Braking is reassuringly linear. Anti-lock brakes (ABS) help maintain steering control while braking on slippery surfaces. Electronic Brake-force Distribution (EBD) apportions brake application front-and-rear to minimize stopping distance. Traction control helps maintain steering control when accelerating, especially on slippery surfaces. EBD doesn't come into play in normal driving, but its presence was comforting as were the large front brake discs, now 12.1 inches in diameter. When it comes to stopping, any little bit can make a big difference.
Summary & Specifications
The Hyundai XG350 wouldn't be confused with a Mercedes or Lexus at close quarters, but passing on the street it is more likely to be mistaken for a new luxury car than a sedan in its price class. Close-up inspection displays a wide array of convenient features and luxury touches that aren't generally found in this price class and will be much appreciated by owners. With the impressive improvements in quality that Hyundai has made in the past few years, this comfortable, easy-to-drive, and attractive automobile offers exceptional overall value.
Apart from a newly standard, trunk-mounted eight-CD changer for the XG350L, Hyundai's upscale sedan enters the 2005 model year with few changes. A larger 3.5-liter V-6 was installed for 2002, prompting a change in the model designation from XG300 to XG350. For 2004, the XG350 got fresh front and rear styling and some minor trim changes, but the overall appearance didn't change dramatically.
Built on the same front-wheel-drive platform as Hyundai's midsize Sonata, the XG350 not only displays a more formal look, but it measures 5 inches longer overall. Both the base and luxury XG350L editions use a five-speed-automatic transmission.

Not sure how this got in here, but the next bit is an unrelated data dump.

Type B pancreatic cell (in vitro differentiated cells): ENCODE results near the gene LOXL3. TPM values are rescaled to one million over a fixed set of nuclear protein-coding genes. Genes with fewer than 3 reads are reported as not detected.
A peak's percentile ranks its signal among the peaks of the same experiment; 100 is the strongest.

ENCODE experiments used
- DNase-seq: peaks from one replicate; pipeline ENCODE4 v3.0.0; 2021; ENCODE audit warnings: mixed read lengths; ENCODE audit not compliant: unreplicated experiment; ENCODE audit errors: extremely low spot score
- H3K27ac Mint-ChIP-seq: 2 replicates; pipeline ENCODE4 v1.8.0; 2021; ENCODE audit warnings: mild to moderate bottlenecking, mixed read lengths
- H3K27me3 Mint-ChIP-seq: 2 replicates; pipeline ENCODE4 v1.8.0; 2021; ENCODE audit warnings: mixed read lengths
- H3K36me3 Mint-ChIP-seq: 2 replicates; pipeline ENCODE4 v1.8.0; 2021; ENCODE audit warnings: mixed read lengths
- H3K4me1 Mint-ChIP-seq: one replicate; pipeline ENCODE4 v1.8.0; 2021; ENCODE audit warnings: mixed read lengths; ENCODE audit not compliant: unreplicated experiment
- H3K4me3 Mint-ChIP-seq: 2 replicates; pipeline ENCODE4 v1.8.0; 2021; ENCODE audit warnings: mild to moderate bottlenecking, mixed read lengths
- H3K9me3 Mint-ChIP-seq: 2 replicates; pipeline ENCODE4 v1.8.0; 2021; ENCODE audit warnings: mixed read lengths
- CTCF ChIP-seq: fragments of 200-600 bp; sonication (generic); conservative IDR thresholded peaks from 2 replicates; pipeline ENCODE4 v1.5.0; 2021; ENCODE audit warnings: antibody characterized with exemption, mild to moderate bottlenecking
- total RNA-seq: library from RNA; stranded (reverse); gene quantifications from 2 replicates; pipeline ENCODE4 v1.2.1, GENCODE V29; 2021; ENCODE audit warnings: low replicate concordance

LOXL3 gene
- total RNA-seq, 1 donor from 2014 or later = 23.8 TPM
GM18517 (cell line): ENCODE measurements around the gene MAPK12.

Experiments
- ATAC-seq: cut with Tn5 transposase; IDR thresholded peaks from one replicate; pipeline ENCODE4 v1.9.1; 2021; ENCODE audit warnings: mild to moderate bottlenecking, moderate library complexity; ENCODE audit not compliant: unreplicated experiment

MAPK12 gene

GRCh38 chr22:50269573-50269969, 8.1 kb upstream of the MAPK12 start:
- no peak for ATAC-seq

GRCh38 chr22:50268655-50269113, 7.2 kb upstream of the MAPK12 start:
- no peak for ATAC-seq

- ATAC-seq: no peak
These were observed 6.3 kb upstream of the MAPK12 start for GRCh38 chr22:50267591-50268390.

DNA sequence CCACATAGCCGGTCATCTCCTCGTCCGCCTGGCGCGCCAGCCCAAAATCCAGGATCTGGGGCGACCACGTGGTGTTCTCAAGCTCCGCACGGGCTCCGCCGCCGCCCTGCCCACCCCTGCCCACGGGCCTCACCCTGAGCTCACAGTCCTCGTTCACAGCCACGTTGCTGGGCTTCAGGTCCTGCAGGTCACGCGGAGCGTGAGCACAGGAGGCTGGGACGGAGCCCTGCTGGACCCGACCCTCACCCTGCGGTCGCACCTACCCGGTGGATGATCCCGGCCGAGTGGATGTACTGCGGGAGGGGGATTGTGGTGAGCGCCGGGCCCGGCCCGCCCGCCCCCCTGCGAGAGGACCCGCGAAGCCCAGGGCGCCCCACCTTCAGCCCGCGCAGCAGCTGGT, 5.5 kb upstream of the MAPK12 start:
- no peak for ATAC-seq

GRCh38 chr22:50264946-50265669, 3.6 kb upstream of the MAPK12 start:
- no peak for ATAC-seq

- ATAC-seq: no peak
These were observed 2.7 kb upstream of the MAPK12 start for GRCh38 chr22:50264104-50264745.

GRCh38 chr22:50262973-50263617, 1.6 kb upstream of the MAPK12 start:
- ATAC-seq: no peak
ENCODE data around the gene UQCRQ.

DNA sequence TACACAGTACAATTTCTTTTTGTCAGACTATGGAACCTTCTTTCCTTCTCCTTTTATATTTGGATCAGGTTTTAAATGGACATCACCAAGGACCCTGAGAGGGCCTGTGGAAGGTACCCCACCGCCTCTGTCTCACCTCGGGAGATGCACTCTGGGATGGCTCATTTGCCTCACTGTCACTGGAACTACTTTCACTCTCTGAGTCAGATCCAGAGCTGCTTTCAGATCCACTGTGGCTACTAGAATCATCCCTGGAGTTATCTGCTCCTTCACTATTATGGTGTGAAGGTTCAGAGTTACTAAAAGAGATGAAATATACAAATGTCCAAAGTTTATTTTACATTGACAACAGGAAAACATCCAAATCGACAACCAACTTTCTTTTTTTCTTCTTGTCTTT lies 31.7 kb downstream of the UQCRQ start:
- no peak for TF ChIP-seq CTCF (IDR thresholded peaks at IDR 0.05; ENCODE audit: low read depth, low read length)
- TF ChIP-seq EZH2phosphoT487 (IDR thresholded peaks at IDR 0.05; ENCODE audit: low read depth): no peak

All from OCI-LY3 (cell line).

Positioned as an upper-level midsize model, the front-drive sedan competes against upscale editions of the Nissan Maxima, Toyota Avalon and Toyota Camry.
The XG350 is more elegant and formal in appearance than the Sonata. The XG350 features a grille that has more slats and jewellike headlights. Projection fog lamps, wide waistline moldings and vertical backup lamps are installed. Alloy wheels hold 16-inch tires on both models, and 12-spoke wheels are used on the XG350L. A full-size spare tire is included.
Capable of seating up to five occupants, the interior consists of front bucket seats and a three-place rear bench. Leather seating surfaces are standard, and the woodgrain trim is lighter than in early models. Standard equipment includes automatic-temperature air conditioning, power front seats, a cassette/CD stereo and remote keyless entry. The XG350L adds a power moonroof, a leather-wrapped steering wheel with woodgrain inserts, tilt-down mirrors, heated front seats and a seat/mirror memory system. The split rear seatback in both models folds down to yield additional cargo space. Trunk volume is 14.5 cubic feet.